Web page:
Adaptation of Visuals

I’ll never forget the first time I saw Guy Kawasaki present.

He spoke at WWDC, and we tweaked the slides for his presentation. Woot woot–my earliest brush with fame. His session was standing room only, so I watched him from an overflow room with the developers.

That presentation was in 1996, when Guy was an Apple Fellow. He rejoined Apple in an era when there was really no strategy to speak of, and he was the highlight of the event.

(And not just because Douglas Adams didn’t make his flight that year.)

When you’re an iconic presenter like Guy Kawasaki, what’s on the screen often doesn’t matter–your personal style and clever content can carry the audience. So when Guy asked us for insight into the latest adaptation of his presentation, we were a bit intimidated.

Guy asked us to critique his current slide deck and offer a solution.

The request came at a busy time, but we wanted to take the challenge. We brainstormed, sketched, and designed. It’s always best to show three unique solutions, but we were crunched for time. Only one designer was available, so we went with what she (Michaela) and the art director (Diandra) developed.

The project was fun, but intimidating. I knew that if Guy didn’t like it, the entire world would hear about it…not that he shares his opinions openly or anything. The biggest visual concern we had was that his aesthetic hadn’t migrated along with his message.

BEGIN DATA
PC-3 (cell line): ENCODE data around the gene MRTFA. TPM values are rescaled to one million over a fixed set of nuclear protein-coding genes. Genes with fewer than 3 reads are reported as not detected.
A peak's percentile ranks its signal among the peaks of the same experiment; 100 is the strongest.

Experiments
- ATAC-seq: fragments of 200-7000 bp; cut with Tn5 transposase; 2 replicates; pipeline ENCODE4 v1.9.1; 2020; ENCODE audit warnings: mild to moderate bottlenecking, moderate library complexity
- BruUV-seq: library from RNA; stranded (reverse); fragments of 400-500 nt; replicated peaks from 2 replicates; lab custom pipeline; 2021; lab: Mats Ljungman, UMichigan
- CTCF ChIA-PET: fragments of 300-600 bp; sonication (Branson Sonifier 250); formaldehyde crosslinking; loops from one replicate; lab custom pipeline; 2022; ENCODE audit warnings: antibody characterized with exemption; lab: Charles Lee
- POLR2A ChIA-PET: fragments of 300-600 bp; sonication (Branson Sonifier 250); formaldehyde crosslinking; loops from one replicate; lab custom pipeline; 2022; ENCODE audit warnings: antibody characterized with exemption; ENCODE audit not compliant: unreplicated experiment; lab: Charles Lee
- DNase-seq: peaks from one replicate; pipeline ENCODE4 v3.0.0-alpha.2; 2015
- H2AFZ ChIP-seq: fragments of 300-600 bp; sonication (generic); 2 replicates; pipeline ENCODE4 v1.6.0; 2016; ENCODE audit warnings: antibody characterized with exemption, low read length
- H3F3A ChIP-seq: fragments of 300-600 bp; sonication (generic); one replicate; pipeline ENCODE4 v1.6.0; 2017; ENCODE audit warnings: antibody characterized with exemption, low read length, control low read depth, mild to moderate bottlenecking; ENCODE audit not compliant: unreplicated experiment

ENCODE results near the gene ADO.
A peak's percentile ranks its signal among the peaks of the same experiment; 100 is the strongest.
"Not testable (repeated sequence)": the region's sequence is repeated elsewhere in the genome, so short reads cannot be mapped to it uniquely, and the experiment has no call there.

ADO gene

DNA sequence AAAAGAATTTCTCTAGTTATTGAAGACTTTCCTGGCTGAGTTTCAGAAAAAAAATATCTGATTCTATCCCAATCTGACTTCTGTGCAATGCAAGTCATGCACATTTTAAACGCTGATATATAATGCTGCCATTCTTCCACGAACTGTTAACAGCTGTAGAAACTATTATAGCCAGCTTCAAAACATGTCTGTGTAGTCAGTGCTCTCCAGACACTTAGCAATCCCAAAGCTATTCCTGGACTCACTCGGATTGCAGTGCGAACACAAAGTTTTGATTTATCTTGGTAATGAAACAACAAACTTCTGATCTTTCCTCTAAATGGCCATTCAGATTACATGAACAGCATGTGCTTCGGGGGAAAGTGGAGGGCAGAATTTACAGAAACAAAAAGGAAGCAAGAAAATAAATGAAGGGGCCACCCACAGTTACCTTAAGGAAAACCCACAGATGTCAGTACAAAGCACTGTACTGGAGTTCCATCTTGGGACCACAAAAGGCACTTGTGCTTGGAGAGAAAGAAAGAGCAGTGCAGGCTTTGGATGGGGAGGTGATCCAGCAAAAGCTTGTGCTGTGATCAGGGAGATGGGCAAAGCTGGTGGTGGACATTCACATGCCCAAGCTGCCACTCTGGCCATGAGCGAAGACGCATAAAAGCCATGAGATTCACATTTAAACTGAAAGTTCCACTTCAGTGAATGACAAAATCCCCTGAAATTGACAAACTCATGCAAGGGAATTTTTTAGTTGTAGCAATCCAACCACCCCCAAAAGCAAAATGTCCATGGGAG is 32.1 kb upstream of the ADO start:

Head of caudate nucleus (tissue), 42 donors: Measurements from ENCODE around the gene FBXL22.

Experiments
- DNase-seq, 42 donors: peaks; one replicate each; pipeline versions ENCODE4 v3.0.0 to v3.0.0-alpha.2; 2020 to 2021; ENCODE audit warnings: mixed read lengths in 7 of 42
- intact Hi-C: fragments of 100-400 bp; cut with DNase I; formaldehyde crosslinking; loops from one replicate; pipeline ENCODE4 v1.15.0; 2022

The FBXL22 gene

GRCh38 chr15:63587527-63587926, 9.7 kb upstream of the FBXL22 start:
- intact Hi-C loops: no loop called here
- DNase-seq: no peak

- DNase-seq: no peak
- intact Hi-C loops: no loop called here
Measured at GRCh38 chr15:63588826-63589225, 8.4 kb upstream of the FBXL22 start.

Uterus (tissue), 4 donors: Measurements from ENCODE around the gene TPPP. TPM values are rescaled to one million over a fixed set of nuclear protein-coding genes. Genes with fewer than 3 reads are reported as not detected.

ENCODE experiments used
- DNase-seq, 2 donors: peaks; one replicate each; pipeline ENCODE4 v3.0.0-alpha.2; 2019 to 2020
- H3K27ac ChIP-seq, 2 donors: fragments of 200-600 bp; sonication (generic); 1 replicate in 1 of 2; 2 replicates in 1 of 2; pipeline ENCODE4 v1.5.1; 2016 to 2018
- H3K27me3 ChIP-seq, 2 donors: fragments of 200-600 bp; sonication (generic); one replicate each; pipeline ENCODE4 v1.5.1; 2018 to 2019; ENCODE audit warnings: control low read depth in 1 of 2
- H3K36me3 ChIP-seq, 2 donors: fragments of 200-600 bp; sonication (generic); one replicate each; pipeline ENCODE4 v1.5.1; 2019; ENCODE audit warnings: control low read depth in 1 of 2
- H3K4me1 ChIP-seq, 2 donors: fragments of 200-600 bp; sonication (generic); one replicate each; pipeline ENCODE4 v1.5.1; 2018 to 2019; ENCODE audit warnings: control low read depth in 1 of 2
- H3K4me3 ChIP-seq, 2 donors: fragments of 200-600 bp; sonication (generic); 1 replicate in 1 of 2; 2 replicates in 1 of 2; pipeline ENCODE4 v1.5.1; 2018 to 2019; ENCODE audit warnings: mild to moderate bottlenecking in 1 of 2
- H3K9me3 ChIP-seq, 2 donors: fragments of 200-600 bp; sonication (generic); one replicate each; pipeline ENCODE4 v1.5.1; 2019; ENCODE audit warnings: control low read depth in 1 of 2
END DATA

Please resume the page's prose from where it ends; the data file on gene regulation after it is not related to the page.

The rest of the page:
We sent over a PDF explaining the creative process and rationale behind the decisions, plus a PowerPoint file so he could see it life-size on the screen.

Click on the PDF below to print out the case study and you’ll learn stuff like:

  1. Brainstorms yield great ideas
  2. Colors have personality
  3. Aesthetic should match the topic

Interestingly, I don’t ever go to Guy’s main home page, I just go to his blog. So when an early copy of his new book Reality Check arrived from his publisher a couple days ago, I was shocked to see it had a similar aesthetic to the presentation we designed. (Well, okay, that’s a stretch…we used a similar font.)

We only completed a subset of slides for him and now that he’s given the go-ahead, we’ll finish them up. I’ve put his book at the top of my weekend reading stack and am excited to have been granted a sneak peek!

Design / Strategy


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